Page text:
Congratulations Dominique and Grad 2020—Jury identifies top case studies submitted by RGDs in 2017
'It's All In Your Head' poster by Emily Huynh (shown above)
To develop interview skills and better understand client relationships, first year students were asked to interview local seniors and capture their 'words of wisdom' in posters that would appeal to a target audience of 18-24 year olds.
Soft Skills vs. Hard Skills
One of the key things you realize when you start working as a designer, or start hiring designers, is that soft skills are just as important as the hard skills. It is equally important to be good at listening, to work well with others, to be on time, to be clear about expectations and to take (and give) feedback effectively as it is to be skilled at using the Adobe creative suite, writing briefs, pairing type, generating ideas, and so on.
Students often don’t recognize the soft skills that they need to develop because most assignments only evaluate the hard skills. How ‘nice’ you are to work with is often written off as an intangible.
Many of these ‘soft skills’ are old fashion manners, like standing when someone comes into a room to greet them, looking someone in the eye while speaking to them, speaking clearly, showing up on time, being respectful, listening without multitasking, etc. These things that were drilled into past generations in a way that they haven’t been with current generations.
Having the students work with seniors provided an opportunity to address these skills directly. If you’d like your senior to hear you, you must speak clearly and look at them while speaking. If you’d like them to feel comfortable, don’t take notes on your phone, use a piece of paper and pen while interviewing. What is the first thing you do when you meet them? Offer a hand and introduce yourself. Spend a few minutes making them comfortable before launching in. At the conclusion of the project, the seniors were asked to give written feedback on the students’ soft skills and how they could improve them.
These skills make the difference for whether or not a client meeting will go well and can impact whether your creative director understands what you're trying to do. Soft skills are what determine whether your peers enjoying working with you or not and can lead to the next step in your design career: being asked to present work to clients, being asked to represent their company at talks or events and other important opportunities. Without them, you might find yourself getting left behind.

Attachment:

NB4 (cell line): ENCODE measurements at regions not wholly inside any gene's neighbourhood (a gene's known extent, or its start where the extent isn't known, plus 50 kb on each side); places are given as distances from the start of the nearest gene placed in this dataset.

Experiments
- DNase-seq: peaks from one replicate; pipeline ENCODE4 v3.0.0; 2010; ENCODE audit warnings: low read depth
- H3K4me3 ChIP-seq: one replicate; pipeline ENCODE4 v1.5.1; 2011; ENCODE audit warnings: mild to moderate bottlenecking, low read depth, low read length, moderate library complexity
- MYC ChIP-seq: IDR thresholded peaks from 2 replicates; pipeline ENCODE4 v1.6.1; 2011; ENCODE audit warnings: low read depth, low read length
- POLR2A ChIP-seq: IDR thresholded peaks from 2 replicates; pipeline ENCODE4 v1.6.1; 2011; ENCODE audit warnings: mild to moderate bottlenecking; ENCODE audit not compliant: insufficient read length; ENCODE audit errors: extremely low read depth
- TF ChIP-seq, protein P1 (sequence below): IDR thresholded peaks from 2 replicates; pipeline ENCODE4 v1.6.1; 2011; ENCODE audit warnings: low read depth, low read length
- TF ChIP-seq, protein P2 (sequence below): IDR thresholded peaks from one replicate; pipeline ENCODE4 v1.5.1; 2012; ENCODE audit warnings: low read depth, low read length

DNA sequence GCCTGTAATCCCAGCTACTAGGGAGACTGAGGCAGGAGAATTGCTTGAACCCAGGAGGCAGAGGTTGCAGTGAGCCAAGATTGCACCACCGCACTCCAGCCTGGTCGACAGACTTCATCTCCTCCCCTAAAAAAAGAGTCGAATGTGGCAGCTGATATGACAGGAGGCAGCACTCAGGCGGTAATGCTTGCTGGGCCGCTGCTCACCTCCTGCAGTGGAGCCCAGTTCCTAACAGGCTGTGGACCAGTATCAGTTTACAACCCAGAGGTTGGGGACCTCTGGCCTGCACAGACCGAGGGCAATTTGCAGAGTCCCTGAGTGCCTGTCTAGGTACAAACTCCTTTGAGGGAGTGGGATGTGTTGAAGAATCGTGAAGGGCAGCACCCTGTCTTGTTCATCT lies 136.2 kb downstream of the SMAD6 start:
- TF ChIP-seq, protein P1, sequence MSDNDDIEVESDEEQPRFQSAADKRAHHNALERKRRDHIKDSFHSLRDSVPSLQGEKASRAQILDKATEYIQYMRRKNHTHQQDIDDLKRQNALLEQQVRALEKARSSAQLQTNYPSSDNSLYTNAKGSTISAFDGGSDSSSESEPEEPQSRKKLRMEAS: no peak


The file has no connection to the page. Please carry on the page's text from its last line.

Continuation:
Evolution of the project
Launching for the first time last year, the assignment asks first year students to visit Silver Harbour Seniors' Activity Centre in North Vancouver to interview seniors about their experiences and use graphic design to help share an important life lesson. This year's students had the additional challenge of designing a poster that would resonate with a target audience of 18-25 year olds.
Adding the element of the target audience made honest group critiques of the posters very easy. As the target age group, students were able to offer relevant feedback on each other's work by sharing their personal tastes and opinions.
Posters were put on the wall, and students asked their peers the following questions:
- If you were walking down the hall on your way to the cafeteria, would you notice this poster? If not, why?
- What is it about the illustration style, colour palette, font choice, wording, hierarchy of information, etc. that is not working?
- How could it be improved?
This project helps students develop the following skills:
- Information-gathering through interviews and research
- Copywriting: distilling information down into a concise, understandable phrase
- Idea/concept generation: understanding how do you take information and make it 'sticky', i.e. interesting and memorable
- Poster design: understanding hierarchy of information, composition, type pairing and selection, illustration style and composition, etc.
- Presentation skills
- How to take feedback and learn from it
This is a great project that helps designers and illustrators to grow in a number of ways. It will definitely stay part of the curriculum.
From the students:
What was the most challenging part of completing this project?
What were your main takeaways from your experience working on this project?
If you could give one piece of advice to next year's class of design students tackling a project like this, what would it be?
About RGD's Top Case Studies
Each week, Association of Registered Graphic Designers (RGD) features a project case study by a Certified RGD Member. Four industry professionals with a business/media background identified the case studies submitted in 2017 that they feel best articulate the design process and demonstrate the value design can bring to business.
RGD's case studies highlight the thought, research and insight involved in developing a project, providing details on challenges, solutions and results that often occur through the design process. By establishing an archive of case studies that cover a wide range of projects, RGD's goal is to build understanding and respect for the role of design in business and put a spotlight on the specific objectives and deliverables that can be addressed through the power of design.
For the full details, see: Capilano University's IDEA School of Design prioritizes soft design skills with unique first-year assignment